by Sean Taylor
I spent August 4th, 2017, listening, fifty years after its original production, to the first step that “Hair” took at the Great Star Theater. Does it hold up? Is it a dance step or a forced march? Is it embarrassed after all these years? It certainly had a spring in its step. The crowd seemed happy.
There was the possibility that the stage would prove too small for such a large ensemble, or that the feet of peace would trip over themselves in eager naiveté. Yet, the nonstop action of it all was a pleasing blast of nostalgia, which has its place.
In the theater, before the show, I came to know a nose full of popcorn salt and warm butter, and the talk that played upon my ears was from a half century ago. Two older women seated next to me swooned over the memory of their first kiss. Once the opening lights lit up, I didn’t feel far from Haight Ashbury, the mecca of a similar movement. The youthfulness of the production was its most prevalent trait, true to the nature of the musical. If “Hair” is tribal, it is a tribe in its infancy. The characters were portrayed with straightforward honesty, though often bickering over who takes home whom. Soon enough their entangled brief arguments were interrupted by the need to denounce the war, the man, and the system.
In this production, the setting is an abandoned theater in downtown New York where a tribe of free young radicals try to forge a new way of life through music, drugs, and self liberation.
The songs blended it all together seamlessly, perhaps too seamlessly. I felt as if I was drowning in just one constant emotion: arrogant hope, all teenage egoism. I think perhaps if the production slowed down it would be able to hit more notes.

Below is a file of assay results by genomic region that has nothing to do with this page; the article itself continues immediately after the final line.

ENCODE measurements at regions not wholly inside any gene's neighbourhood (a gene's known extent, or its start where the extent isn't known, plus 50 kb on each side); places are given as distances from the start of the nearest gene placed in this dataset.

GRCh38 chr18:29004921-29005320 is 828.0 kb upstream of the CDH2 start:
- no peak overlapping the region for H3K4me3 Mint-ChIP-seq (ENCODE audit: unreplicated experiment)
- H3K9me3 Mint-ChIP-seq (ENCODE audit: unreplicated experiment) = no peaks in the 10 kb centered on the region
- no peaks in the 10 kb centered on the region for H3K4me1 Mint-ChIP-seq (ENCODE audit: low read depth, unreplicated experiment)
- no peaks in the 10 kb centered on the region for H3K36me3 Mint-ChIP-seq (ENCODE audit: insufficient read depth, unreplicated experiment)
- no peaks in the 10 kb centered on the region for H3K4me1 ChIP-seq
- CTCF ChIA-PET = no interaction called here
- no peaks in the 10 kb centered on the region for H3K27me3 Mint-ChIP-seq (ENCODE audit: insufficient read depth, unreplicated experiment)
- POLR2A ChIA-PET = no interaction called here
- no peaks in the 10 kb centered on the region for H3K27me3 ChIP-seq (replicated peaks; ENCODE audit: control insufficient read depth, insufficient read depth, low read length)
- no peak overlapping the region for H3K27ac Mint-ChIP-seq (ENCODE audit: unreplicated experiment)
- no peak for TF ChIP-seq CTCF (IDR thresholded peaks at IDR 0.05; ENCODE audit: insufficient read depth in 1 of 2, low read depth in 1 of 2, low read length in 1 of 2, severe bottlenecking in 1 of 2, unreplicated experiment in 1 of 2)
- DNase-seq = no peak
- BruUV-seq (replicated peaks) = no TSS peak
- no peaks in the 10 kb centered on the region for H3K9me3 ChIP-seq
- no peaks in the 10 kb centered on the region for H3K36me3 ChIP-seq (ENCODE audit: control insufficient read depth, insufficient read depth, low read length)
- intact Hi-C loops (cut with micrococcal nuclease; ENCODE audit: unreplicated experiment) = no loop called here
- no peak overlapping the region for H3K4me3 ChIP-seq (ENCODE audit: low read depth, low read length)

Of course, being a child of the eighties I am not shocked at long hair on a man as a symbol of rebellion. I understand it, but I’m not sure I can truly feel what it meant when “Hair” was new.
The solo songs that address the longings of each character are the backbone of this production. These ballads managed to slow down the rampaging escalation of energy on the crowded stage. They also showed us the strengths of these unique individuals. This specific individuality of each player is an important pillar of the production’s concept: the value of selfhood as an antidote to the sheeplike loss of individuality as the young go off to war.
In youth, we scream and bicker at the powers that be, we sing and get high in protest over the status quo. The tribal musical “Hair” may have been the first Broadway celebration of such an avant-garde revolt. In its current incarnation, the result seems to be untrained, inexperienced, but full of heart. It is something worth hearing, and quite fun to imagine or remember the joys of the 60s, to be drowned out in the landscape of raging hormones and marijuana smoke. Hair is a celebration, of being happy-go-lucky in the face of stale convention, for the sake of peace, love, and music.
Or, as the song (“Good Morning Starshine”) would have it: “Gliddy glub gloopy, nibby nabby noopy, la la la la lo.”
“Hair” plays at the Great Star Theater from August 4 through August 26. For further information, click here.
Rating *** (For an explanation of Theatrestorm’s rating scale, click here.)
“Hair,” book and lyrics by Gerome Ragni and James Rado. Music by Galt MacDermot. Director: Jonathan Rosen. Choreographer: Jennifer Lee Ho. Music Director: John Hollis. Vocal Director: Nicole Faghihi. Costume Designer: Richard Gutierrez. Lighting Designer: Jonathan Rosen. Sound Designer: Lish Lash.
Alysia: Alysia Beltran. Anthony: Anthony Maglio. Austin: Austin Yu. Berger: David Erik Peterson. Brandon: Brandon Brooks. Claude: Domonic Tracy. Crissy: Jackie Bonsignore. Dionne: Marla Cox. Earle: Earle Alfred Paus. Edgar: Eduardo Vega. Hud: Dave J Abrams. Isa: Isa Musni. JC: John Charles Quimpo. Jeannie: Danni Horwitz. Raquel: Raquel Earle. Samantha: Samantha Rasler. Sheila: Corrie Farbstein. Suzannah: Ana Hansen. Woof: Pablo Soriano. Margaret Mead: Ana Hansen. Hubert: John Charles Quimpo.
Drums: John Hollis. Piano: Nicole Fagihi. Bass: Jeff Wood. Guitar: Devan Bleyle. Flute, Clarinet: Keith Leung. Baritone Sax: Jerome Holmes. Trumpet: Jesse Sanchez. Trumpet: Jarod Flores. Percussion: Yuning Ling, Catie Yagher.